Dutch Courage & Mothers’ Ruin: The Gin Craze
by Dr Richard Barnett

Date: Tuesday 3 December 2019

We’ll take a walk down Hogarth’s ‘Gin Lane’, exploring the realities behind this notorious episode of Enlightenment history.

Dutch Courage & Mothers’ Ruin: The Gin Craze

William Hogarth, ‘Gin Lane’ (1751)

For more than two centuries William Hogarth’s ‘Gin Lane’ has offered a potent vision of the history of gin – Scorch-Gut, Kill-Me-Quick, Strip-Me-Naked, a cheap, fiery spirit fuelling poverty and annihilating the fabric of urban society. In this talk we’ll take a walk down Gin Lane, to reveal the cultural and political realities behind this notorious episode. We’ll find a microcosm of the fault-lines in English society at the beginning of the Enlightenment; we’ll encounter pamphleteers railing against gin, politicians legislating against it, bootleggers smuggling it; and we’ll witness the creation of the greatest work of satirical art in history.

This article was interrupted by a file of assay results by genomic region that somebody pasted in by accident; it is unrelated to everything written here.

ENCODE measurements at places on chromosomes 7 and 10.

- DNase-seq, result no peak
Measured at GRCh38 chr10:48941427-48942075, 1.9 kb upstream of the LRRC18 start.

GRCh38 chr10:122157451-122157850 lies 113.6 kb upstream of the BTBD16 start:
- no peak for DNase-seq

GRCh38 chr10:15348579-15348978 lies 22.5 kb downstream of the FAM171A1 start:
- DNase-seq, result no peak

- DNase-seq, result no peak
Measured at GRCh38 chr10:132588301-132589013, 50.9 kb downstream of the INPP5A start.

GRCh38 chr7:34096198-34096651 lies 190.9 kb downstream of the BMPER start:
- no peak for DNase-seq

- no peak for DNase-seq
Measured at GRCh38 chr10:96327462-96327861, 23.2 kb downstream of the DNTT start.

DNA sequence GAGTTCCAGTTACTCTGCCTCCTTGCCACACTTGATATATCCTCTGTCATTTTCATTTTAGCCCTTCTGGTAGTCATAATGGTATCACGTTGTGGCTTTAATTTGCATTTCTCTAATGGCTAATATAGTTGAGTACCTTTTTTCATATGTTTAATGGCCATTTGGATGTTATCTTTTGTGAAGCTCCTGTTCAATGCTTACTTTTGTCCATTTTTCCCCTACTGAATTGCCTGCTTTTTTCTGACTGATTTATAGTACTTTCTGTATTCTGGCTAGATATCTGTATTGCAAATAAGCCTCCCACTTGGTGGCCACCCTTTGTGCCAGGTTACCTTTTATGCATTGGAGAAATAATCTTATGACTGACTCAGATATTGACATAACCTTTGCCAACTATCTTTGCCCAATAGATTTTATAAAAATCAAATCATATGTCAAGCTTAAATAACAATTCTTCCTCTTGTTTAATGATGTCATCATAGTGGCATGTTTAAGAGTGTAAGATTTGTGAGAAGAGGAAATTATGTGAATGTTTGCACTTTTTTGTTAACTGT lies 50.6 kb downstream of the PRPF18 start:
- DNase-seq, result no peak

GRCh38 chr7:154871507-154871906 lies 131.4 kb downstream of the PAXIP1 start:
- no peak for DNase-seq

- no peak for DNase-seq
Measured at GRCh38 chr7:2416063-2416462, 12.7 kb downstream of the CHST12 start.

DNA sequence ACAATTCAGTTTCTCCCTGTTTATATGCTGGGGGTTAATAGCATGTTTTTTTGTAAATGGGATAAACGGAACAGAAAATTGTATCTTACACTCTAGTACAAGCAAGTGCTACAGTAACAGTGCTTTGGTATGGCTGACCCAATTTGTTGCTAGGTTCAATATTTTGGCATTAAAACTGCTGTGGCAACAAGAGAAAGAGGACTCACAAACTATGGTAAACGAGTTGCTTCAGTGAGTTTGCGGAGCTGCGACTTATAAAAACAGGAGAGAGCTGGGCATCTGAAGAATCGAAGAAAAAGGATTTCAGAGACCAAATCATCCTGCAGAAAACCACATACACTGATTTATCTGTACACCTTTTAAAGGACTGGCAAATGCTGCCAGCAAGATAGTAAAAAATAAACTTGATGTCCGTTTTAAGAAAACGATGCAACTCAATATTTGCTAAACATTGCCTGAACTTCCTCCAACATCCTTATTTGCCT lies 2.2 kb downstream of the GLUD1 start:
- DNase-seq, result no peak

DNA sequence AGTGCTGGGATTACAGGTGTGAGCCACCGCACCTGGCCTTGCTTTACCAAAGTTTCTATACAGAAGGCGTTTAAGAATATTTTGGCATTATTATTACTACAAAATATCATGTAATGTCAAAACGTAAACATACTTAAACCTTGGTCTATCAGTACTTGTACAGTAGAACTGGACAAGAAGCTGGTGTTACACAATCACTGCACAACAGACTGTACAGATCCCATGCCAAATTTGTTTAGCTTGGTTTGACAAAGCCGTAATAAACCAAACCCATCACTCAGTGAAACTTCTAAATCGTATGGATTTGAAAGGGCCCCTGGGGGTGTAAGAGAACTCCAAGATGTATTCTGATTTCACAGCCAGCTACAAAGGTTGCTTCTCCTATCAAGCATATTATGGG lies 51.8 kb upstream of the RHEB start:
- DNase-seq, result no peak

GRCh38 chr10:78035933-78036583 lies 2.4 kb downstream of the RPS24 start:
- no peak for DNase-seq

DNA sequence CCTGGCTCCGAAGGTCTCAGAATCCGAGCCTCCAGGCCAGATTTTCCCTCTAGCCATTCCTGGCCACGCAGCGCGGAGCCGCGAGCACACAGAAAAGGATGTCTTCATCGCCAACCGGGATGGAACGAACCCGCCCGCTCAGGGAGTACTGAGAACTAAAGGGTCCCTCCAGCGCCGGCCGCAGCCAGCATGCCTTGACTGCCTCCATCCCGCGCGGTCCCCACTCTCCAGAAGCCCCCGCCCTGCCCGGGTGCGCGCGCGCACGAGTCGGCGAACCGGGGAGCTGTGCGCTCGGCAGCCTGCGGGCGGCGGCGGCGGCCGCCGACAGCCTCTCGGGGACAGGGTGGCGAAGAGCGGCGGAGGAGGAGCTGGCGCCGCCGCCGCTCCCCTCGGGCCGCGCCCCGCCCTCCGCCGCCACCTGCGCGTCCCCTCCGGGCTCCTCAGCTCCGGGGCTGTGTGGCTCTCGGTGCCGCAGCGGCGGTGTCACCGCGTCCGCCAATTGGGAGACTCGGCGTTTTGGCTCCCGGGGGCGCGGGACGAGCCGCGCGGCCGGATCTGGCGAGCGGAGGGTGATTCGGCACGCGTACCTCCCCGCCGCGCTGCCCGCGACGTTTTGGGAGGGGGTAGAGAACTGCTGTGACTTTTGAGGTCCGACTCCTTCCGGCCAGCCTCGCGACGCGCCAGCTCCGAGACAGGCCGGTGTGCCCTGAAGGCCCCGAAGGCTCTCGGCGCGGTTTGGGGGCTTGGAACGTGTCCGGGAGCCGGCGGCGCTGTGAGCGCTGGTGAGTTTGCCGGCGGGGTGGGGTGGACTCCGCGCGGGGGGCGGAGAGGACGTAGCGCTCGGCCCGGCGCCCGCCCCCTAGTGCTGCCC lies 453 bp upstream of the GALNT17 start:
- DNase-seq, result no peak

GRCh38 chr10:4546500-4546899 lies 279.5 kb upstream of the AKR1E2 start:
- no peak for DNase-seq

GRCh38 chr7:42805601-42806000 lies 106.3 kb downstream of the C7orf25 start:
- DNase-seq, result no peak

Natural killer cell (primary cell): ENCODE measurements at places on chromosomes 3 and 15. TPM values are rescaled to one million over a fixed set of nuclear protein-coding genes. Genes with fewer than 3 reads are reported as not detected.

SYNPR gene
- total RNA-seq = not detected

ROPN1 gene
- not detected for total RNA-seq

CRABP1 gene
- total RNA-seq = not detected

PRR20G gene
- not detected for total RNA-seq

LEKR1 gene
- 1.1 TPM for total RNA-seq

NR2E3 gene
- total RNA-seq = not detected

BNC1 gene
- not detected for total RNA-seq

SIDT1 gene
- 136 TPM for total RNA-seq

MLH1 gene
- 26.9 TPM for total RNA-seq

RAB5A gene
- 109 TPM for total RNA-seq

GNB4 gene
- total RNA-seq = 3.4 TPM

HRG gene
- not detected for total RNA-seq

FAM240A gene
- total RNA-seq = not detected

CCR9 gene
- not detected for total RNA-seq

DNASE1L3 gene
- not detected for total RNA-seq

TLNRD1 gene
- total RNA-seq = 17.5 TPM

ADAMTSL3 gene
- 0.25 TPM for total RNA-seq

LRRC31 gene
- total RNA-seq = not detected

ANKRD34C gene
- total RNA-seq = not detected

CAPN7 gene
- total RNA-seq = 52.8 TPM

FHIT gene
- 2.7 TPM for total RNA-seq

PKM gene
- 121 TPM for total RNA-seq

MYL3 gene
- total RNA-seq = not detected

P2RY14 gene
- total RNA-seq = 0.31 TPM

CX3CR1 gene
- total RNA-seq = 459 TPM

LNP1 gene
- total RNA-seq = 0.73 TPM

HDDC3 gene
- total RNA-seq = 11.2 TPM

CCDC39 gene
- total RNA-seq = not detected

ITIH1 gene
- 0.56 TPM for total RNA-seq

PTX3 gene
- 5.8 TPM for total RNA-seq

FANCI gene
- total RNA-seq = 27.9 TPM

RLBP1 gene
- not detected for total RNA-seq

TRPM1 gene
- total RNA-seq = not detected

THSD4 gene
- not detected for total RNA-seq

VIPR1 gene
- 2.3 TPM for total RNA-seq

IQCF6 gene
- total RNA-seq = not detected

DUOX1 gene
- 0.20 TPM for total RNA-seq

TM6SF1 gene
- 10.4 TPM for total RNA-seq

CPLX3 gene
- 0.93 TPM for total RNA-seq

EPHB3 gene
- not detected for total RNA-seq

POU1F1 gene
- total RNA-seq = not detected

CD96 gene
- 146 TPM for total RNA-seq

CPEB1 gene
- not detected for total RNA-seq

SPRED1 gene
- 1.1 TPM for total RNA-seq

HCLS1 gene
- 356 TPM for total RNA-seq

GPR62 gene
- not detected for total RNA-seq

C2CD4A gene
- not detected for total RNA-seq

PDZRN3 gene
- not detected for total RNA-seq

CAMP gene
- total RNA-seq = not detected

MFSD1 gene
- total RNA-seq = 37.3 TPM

Dr Richard Barnett is a writer, teacher and broadcaster on the history of science and medicine. He studied medicine in London before becoming a historian, and has taught at Cambridge, UCL, and other leading institutions for more than a decade. His first book, Medical London: City of Diseases: City of Cures, was a Book of the Week on BBC Radio 4, and his The Sick Rose, an international bestseller, was described in the Guardian as 'superbly lucid and erudite'. Seahouses, his award-winning first poetry collection, came out in 2015. He writes for the Lancet and the London Review of Books, and has presented TV & radio documentaries for broadcasters around the world. Find him online at

Photograph of speaker by ktgphotography

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